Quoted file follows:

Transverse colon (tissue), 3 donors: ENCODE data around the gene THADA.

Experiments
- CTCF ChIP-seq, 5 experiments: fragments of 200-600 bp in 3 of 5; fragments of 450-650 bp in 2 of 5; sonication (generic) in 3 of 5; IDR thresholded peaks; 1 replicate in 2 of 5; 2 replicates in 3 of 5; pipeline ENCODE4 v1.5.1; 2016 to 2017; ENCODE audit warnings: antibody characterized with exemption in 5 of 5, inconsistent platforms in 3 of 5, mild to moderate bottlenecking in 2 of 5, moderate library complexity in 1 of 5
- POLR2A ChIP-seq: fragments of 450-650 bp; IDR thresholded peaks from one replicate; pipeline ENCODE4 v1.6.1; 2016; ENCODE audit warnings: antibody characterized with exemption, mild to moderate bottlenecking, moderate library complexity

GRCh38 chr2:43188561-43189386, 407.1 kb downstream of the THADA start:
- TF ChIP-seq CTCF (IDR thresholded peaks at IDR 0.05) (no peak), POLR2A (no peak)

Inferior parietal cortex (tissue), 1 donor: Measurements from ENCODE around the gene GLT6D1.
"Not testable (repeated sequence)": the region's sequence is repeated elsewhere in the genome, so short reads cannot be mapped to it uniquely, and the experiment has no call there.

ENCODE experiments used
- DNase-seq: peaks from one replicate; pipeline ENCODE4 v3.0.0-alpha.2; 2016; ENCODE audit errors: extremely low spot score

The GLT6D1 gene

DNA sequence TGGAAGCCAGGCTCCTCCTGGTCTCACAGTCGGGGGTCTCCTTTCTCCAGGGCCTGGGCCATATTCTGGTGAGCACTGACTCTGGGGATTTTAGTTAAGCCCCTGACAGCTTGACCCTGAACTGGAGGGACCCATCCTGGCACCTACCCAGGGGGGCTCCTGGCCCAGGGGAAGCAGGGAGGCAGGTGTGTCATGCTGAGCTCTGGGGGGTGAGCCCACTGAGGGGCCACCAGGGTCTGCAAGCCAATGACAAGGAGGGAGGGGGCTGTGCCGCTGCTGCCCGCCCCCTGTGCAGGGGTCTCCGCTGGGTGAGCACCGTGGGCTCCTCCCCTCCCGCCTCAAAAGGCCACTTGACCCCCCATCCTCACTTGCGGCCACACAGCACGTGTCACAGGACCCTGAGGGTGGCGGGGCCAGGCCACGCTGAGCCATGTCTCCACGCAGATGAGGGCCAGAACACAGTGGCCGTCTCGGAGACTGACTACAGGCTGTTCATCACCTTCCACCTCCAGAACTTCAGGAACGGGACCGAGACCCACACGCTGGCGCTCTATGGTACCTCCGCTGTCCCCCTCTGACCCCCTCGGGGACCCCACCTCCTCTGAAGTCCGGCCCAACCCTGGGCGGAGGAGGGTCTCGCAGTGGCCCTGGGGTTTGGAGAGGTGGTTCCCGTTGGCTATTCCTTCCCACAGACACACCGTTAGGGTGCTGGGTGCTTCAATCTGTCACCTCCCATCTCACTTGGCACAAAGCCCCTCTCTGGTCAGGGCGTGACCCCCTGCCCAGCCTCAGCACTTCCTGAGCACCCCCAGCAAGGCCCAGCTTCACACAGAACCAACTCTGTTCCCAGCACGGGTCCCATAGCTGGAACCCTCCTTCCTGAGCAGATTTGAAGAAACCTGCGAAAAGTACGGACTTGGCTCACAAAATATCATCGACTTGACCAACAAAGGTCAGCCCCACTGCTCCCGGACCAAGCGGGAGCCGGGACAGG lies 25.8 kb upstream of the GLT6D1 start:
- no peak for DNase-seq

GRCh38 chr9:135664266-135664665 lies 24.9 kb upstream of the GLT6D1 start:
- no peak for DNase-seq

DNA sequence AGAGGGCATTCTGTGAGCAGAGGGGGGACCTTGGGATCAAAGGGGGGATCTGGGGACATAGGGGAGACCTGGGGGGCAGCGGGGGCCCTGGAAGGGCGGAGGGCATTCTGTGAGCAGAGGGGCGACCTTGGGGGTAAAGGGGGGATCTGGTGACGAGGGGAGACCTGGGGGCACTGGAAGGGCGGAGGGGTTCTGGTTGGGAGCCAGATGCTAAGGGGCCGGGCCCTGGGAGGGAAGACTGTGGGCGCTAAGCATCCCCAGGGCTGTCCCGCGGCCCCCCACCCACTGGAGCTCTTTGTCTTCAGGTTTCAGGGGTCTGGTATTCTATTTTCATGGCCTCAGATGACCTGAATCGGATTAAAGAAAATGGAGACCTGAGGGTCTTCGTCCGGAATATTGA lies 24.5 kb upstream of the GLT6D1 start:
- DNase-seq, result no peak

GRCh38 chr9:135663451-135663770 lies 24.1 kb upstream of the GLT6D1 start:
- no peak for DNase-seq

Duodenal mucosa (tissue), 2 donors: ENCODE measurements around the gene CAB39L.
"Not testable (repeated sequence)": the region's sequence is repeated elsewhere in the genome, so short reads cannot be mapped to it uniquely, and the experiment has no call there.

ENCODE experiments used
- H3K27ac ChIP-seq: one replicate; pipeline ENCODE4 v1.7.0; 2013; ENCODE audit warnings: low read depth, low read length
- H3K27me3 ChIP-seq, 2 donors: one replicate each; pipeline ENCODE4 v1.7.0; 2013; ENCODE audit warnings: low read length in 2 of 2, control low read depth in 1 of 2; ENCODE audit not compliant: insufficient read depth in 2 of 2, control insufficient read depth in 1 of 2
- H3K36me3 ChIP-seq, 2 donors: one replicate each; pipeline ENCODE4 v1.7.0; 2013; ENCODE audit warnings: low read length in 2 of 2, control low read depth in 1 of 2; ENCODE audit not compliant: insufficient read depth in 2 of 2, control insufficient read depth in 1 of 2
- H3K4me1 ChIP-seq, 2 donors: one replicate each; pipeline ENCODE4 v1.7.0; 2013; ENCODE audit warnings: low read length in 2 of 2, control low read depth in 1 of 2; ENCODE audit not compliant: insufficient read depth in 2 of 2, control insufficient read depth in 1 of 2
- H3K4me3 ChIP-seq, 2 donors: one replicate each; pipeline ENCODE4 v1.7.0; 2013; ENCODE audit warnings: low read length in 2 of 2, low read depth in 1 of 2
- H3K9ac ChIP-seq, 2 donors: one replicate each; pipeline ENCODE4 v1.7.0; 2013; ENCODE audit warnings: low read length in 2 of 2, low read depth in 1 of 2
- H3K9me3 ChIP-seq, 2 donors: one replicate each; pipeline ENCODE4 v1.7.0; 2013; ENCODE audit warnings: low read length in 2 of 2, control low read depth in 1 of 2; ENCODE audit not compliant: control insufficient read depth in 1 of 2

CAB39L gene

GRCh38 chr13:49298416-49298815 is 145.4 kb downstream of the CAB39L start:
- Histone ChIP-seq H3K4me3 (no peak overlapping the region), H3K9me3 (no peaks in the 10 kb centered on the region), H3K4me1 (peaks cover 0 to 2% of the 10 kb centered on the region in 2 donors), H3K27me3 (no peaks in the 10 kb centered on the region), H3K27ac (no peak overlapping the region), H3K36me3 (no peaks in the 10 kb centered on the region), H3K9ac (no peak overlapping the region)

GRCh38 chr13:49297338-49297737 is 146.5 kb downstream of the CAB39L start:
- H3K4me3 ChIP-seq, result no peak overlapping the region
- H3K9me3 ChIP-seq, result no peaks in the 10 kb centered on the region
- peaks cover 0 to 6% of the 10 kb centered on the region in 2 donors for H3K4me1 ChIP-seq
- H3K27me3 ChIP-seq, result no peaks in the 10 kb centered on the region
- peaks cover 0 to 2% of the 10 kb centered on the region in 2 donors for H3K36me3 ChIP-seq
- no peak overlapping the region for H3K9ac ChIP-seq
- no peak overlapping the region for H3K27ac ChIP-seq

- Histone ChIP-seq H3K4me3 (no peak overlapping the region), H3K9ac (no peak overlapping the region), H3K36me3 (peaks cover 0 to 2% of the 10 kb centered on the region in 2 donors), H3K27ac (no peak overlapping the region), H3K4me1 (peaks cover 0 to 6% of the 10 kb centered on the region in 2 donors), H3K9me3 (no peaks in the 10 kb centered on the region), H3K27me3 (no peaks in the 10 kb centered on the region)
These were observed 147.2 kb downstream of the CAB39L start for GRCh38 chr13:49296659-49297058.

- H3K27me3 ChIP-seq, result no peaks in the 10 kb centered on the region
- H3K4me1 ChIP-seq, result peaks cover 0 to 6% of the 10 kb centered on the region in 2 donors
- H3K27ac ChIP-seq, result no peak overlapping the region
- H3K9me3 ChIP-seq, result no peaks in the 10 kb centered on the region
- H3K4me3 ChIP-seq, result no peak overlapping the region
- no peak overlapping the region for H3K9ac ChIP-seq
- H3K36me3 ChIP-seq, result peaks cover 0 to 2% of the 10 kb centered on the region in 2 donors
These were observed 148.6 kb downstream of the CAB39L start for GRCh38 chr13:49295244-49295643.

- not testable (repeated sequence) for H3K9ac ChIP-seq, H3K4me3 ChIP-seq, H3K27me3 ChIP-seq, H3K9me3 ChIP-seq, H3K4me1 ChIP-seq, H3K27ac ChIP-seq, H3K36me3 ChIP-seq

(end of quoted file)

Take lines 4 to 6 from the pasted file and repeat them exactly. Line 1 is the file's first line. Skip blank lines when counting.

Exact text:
- POLR2A ChIP-seq: fragments of 450-650 bp; IDR thresholded peaks from one replicate; pipeline ENCODE4 v1.6.1; 2016; ENCODE audit warnings: antibody characterized with exemption, mild to moderate bottlenecking, moderate library complexity

GRCh38 chr2:43188561-43189386, 407.1 kb downstream of the THADA start:
- TF ChIP-seq CTCF (IDR thresholded peaks at IDR 0.05) (no peak), POLR2A (no peak)